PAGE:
Sunday, January 13, 2013

Best Comics of 2012 No. 2: Doug Wildey's RIO

Again, back to a book of reprints.
But there's so much new work here, and the old work is reprinted with such skill, it all feels new.
A bit of background:
Doug Wildey was a real life cowboy and adventurer who just just happened to be one of the best damn comic artists to come down the pike. While he's drawn and written war comics, The Saint comic strip, Tarzan, Archie, romance, mystery and horror, he's best known for two things: creating Jonny Quest and doing spectacular Westerns.
Oh, he was also the inspiration for the character of Peavey in The Rocketeer. Creator Dave Stevens was a friend and a huge fan.
Some of his work, like his characters for the short-lived Atlas/Seaboard line in the early 1970s, Kid Cody and the Comanche Kid, had short runs with sad distribution- odd in this particular case, when you consider that the Atlas company was started and run by Stan Lee's brother Larry Leiber.
After Wildey's strip Ambler folded in 1974, he returned to work on his Western magnum opus, Rio.
The first of three published graphic novels (at the time called "continuing stories") appeared in Eclipse Magazine no. 1, August 1983. The sequel appeared in Eclipse Comics, the followup anthology. This story was later reprinted by Comico, another spectacular 80s comic company that died too soon. A third story was later printed by Dark Horse as two single comics.
Wildey worked on two more Rio stories that never saw print. Until now.
There are a total of five stories in this book, plus some brilliantly handled supplemental material.

The new volume, a delight for those of us who love books (more on that below), is printed almost entirely from the original art. The colors are so much more vibrant than in the original printings. I suspect Wildey was working in color marker and watercolors over inks, based on the markmaking visible on some pages.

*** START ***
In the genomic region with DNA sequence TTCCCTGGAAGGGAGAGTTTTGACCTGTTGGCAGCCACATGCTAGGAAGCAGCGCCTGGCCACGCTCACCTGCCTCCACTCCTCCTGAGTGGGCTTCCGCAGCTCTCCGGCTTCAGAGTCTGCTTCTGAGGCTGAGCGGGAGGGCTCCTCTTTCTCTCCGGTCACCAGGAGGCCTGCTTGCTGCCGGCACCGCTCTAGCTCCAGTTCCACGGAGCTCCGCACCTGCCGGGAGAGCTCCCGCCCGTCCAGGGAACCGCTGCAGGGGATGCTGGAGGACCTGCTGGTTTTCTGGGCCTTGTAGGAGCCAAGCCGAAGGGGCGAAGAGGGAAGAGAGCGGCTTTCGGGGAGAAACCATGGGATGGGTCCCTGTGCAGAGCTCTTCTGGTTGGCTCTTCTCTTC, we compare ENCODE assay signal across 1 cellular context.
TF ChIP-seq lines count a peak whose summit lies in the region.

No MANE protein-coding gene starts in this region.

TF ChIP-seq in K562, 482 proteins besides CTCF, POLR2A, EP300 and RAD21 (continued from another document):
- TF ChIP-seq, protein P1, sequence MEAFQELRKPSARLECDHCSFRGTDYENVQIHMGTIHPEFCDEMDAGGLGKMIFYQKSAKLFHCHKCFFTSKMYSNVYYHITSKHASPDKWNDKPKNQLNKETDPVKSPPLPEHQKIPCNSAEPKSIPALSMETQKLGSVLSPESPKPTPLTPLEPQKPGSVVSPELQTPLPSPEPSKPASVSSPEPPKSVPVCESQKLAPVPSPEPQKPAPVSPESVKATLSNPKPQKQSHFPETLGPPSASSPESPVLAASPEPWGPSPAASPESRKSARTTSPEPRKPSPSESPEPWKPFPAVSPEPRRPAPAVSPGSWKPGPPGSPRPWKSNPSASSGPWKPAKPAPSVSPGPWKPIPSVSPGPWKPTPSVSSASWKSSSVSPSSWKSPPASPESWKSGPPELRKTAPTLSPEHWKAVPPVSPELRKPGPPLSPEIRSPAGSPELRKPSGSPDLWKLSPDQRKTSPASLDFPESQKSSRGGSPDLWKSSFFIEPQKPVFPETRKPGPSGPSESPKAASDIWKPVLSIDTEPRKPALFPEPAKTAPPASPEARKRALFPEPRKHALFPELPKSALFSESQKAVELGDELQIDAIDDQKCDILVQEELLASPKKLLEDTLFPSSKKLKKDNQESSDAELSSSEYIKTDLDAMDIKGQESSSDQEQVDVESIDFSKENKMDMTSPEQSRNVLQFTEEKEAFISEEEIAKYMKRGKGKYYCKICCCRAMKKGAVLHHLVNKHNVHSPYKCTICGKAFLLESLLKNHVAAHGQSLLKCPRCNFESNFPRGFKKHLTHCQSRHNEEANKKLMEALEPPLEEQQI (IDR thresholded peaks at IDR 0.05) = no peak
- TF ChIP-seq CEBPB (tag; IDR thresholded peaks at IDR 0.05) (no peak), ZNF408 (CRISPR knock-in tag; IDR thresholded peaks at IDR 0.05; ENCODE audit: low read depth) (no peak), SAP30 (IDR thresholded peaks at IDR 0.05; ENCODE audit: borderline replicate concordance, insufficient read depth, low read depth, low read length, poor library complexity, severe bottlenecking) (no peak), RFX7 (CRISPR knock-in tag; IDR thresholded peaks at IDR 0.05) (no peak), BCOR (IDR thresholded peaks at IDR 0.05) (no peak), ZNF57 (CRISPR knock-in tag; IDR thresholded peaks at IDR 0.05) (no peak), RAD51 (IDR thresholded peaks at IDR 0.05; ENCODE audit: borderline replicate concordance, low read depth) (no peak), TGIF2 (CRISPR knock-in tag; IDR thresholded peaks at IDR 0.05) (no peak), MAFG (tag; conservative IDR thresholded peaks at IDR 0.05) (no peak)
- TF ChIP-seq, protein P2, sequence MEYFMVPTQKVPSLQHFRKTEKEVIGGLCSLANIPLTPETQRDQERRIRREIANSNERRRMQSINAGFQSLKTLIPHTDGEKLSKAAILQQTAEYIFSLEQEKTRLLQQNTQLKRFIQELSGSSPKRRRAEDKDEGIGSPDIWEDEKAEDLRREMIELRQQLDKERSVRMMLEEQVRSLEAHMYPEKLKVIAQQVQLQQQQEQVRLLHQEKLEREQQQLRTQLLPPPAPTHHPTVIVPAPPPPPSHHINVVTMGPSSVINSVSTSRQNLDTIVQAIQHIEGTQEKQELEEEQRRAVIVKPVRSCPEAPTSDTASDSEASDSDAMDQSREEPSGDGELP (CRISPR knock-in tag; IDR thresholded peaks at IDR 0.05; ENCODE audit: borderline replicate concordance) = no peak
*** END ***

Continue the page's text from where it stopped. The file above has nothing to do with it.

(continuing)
Rio is a mystery man, a reformed outlaw pardoned by President Grant, an ex-lawman, making his way in a matter-of-fact manner. He doesn't bemoan his fate. He just lives it.
The stories are classic Western stuff: buffalo hunts, railroads, mining, gambling, and a cast of supporting characters including incredibly fleshed out interpretations of Jesse James, Doc Holliday, and the Earp Brothers, who act like real jerks this time around.
Here's a choice bit of the Jesse James story.
In this story, Wildey shows contempt for the hypocrisy of the "civilized" people in the West. After Jesse is exposed and forced to leave town, it is revealed that the late sheriff had a clandestine arrangement with Jess to protect the town in return for safe haven. After gunslingers and ne'er-do-wells invade the town, the righteous folk who drove Jesse out beg Rio to help them. Given their shabby treatment of both Jesse and him, Rio simply rides on.
Two of the tales in this book are incomplete, and are presented in their state at the time of Wildey's death in 1994. Below are samples from those stories.

Even in this rough state, the quality of the art, writing and overall storytelling is readily apparent. I'm particularly charmed by the silhouette of the dog following Rio in the last page, the one that ends the stories in the book.
The book also contains some lovely portrait work of the title character.
The design of the book itself deserves comment. One of the challenges of reprinting older material is getting it right, and this is an arena in which IDW shines. While their Artist's Edition series is out of my price range, I do drool every time one is announced or released. One of the local stores (sadly, one that never seems to have a sale) has a copy of the Simonson Thor volume, and I get to visit it longingly every time I stop in.
But the Rio volume is comparatively affordable, especially if you do as we cheap bitches do and combine discounts until it's 30% off. Still able to patronize local comic stores and save a buck at the same time- yeah!
Rio, the Complete Saga is very well designed. The border elements on the above plates are just the tip of the proverbial iceberg. The above front cover scan doesn't show it, but there are decorative elements on the cover that reinforce the tone of the book. See this more complete image of the back cover for an idea of what I mean.

The right choice for a typeface. Nicely handled background pattern. Edge stripping reinforced by faux straps, simulating an old trunk. Clipped corners simulating an old school photo album (ask your mother or grandmother about those!).
And that's just the cover. The inside is even more striking, as alluded to in the above pages.